When making an acquisition, what does Warren Buffett, widely considered the world’s most successful investor, want?

Consider the following true story: (We left out the CEO’s name because he told us the story, but we didn’t think to ask him if we could use it on our blog -rookie mistake. {face palm} ) 

A young man once inherited a small struggling retail furniture business. After decades of hard work, the furniture store became a huge regional success with many locations. Warren Buffett tracked this growing business and offered to buy it. The deal included one important agreement: The CEO who had built the company from its early years had to agree to stay on as CEO for several additional years, in spite of the substantial financial benefit he was about to realize. He agreed and the business continued to thrive.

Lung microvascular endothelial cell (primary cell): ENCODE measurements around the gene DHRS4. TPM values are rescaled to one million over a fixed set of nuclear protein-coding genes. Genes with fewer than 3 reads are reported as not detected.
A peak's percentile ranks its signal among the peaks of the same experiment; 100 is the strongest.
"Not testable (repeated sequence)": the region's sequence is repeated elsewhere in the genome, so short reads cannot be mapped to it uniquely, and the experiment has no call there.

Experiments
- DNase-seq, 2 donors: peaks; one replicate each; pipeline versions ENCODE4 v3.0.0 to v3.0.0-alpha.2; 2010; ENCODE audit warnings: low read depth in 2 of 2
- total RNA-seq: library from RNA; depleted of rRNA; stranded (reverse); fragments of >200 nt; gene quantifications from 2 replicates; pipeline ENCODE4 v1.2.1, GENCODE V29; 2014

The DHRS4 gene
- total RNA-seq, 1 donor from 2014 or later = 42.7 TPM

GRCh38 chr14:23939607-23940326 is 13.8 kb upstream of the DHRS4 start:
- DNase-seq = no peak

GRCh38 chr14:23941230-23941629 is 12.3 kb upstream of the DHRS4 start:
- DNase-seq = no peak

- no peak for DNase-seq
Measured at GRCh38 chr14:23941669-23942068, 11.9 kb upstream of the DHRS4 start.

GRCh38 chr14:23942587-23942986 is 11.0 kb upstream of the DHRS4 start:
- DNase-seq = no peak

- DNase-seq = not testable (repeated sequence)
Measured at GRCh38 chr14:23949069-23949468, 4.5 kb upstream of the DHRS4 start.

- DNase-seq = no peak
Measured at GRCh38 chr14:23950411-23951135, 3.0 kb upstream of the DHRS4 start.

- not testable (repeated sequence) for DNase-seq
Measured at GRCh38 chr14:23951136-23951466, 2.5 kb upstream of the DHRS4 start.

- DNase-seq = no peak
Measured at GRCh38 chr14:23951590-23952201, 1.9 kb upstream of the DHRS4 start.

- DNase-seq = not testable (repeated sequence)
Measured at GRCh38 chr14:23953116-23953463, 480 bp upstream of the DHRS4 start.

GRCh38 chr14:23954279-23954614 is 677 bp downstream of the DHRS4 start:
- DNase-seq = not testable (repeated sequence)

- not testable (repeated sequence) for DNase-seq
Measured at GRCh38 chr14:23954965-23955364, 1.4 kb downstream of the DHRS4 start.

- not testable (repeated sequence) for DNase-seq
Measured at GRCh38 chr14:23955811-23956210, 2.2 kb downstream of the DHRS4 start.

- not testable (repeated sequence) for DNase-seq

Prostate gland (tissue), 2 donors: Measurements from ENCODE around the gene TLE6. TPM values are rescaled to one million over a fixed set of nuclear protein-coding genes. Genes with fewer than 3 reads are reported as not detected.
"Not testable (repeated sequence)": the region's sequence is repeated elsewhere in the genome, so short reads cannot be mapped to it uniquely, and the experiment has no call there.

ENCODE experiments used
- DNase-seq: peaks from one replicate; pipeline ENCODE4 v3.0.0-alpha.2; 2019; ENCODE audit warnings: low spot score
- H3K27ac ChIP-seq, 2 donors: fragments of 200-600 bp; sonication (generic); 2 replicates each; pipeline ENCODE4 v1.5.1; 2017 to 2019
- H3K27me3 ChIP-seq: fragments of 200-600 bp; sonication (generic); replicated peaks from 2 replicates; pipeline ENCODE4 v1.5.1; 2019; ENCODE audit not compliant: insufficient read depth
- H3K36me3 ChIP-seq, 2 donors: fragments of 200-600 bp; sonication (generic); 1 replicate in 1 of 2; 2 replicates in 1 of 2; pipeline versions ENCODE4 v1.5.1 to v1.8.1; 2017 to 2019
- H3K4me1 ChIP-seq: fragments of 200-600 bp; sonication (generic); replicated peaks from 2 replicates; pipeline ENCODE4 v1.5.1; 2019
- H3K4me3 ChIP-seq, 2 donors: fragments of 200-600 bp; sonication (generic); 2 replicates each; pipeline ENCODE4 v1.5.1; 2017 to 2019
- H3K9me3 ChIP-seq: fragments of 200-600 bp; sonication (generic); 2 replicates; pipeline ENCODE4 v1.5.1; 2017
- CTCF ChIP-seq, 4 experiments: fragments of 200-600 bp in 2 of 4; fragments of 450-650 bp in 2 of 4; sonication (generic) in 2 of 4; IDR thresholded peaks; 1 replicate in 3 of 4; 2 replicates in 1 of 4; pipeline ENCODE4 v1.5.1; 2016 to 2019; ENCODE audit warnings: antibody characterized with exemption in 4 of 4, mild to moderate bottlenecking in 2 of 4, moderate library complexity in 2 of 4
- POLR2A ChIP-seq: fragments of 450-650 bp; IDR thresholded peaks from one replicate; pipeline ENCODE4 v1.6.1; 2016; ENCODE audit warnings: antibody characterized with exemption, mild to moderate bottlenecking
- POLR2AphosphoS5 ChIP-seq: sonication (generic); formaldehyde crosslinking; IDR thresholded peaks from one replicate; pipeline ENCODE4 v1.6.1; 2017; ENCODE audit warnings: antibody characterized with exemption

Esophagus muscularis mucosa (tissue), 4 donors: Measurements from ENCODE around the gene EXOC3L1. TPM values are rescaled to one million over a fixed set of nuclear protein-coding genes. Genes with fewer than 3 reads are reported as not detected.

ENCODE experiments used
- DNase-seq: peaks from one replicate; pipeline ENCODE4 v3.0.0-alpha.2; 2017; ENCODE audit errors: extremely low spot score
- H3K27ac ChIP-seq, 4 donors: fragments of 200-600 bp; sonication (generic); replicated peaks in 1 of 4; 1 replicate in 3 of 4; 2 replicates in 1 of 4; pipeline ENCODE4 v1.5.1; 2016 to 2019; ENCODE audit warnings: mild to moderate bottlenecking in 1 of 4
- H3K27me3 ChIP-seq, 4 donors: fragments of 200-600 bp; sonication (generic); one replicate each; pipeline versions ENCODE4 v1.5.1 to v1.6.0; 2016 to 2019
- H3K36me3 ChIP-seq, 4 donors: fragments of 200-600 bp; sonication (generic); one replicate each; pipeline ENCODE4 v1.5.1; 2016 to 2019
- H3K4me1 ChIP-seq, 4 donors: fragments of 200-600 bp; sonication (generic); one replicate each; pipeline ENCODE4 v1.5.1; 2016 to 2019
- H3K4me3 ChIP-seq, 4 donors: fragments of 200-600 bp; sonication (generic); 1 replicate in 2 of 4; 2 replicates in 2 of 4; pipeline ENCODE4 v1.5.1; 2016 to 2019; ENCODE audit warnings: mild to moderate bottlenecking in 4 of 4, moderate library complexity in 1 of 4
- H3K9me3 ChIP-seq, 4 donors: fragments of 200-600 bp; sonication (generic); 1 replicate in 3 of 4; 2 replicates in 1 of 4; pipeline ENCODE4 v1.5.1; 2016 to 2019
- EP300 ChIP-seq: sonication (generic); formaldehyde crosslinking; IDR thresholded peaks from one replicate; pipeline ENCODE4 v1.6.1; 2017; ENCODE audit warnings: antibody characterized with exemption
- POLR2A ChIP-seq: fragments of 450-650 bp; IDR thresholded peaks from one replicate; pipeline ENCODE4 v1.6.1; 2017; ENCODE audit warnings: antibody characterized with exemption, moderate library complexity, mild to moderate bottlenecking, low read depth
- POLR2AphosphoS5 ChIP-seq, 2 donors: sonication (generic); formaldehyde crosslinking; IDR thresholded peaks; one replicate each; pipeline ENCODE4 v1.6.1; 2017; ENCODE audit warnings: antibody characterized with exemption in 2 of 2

What did Mr. Buffett want in buying the business?

The leader!

(And, of course, positive cash flow.)

Leadership matters to the world’s most successful investor. It should also matter to all top managers who have the responsibility of developing people.

Lominger, Inc., a leadership think tank, studies 67 leadership attributes. “Developing Their People” is rated as the 67th (lowest) attribute in terms of competence of managers nationally. What a sad commentary on our management skills in this great country. We must do better.

So how do you “develop your people”?  You learn how to be a good leader yourself.  Learn how to lead a team, how to juggle management responsibilities, how to do the “business” side of your business (i.e. accounting and financials), and how to make great business decisions!

Once you are a good leader, you can lead your team or business to success.

little tidbit:

Berkshire Hathaway’s (Buffett) central role: 1) motivate chairmen of our companies to work even though they are already very rich and 2) allocate capital.

Read more:

For Buffett fans: a fun quick read at www.Sherlockinvesting.com/ articles/ buffetteers.htm